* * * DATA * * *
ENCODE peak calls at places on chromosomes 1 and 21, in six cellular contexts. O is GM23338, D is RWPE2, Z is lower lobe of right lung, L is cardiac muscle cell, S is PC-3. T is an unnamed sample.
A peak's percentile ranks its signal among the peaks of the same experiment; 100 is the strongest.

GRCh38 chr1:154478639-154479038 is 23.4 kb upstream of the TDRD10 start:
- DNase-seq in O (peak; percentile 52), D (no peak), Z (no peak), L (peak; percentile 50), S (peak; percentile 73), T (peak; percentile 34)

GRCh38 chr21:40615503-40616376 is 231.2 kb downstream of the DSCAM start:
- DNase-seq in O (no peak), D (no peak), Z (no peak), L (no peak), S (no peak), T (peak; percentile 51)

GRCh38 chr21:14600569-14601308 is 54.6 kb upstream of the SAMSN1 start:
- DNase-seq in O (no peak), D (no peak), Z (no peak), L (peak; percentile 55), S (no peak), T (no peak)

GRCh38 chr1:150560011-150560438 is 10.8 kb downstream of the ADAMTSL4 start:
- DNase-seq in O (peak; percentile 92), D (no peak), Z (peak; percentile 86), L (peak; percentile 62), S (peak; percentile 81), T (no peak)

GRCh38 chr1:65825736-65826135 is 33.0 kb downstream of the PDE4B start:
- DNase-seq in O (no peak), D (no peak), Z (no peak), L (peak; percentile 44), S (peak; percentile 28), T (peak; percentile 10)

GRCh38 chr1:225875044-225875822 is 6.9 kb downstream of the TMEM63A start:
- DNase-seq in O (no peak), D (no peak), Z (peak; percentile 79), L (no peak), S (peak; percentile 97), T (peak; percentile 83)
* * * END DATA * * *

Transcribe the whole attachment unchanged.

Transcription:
ENCODE peak calls at places on chromosomes 1 and 21, in six cellular contexts. O is GM23338, D is RWPE2, Z is lower lobe of right lung, L is cardiac muscle cell, S is PC-3. T is an unnamed sample.
A peak's percentile ranks its signal among the peaks of the same experiment; 100 is the strongest.

GRCh38 chr1:154478639-154479038 is 23.4 kb upstream of the TDRD10 start:
- DNase-seq in O (peak; percentile 52), D (no peak), Z (no peak), L (peak; percentile 50), S (peak; percentile 73), T (peak; percentile 34)

GRCh38 chr21:40615503-40616376 is 231.2 kb downstream of the DSCAM start:
- DNase-seq in O (no peak), D (no peak), Z (no peak), L (no peak), S (no peak), T (peak; percentile 51)

GRCh38 chr21:14600569-14601308 is 54.6 kb upstream of the SAMSN1 start:
- DNase-seq in O (no peak), D (no peak), Z (no peak), L (peak; percentile 55), S (no peak), T (no peak)

GRCh38 chr1:150560011-150560438 is 10.8 kb downstream of the ADAMTSL4 start:
- DNase-seq in O (peak; percentile 92), D (no peak), Z (peak; percentile 86), L (peak; percentile 62), S (peak; percentile 81), T (no peak)

GRCh38 chr1:65825736-65826135 is 33.0 kb downstream of the PDE4B start:
- DNase-seq in O (no peak), D (no peak), Z (no peak), L (peak; percentile 44), S (peak; percentile 28), T (peak; percentile 10)

GRCh38 chr1:225875044-225875822 is 6.9 kb downstream of the TMEM63A start:
- DNase-seq in O (no peak), D (no peak), Z (peak; percentile 79), L (no peak), S (peak; percentile 97), T (peak; percentile 83)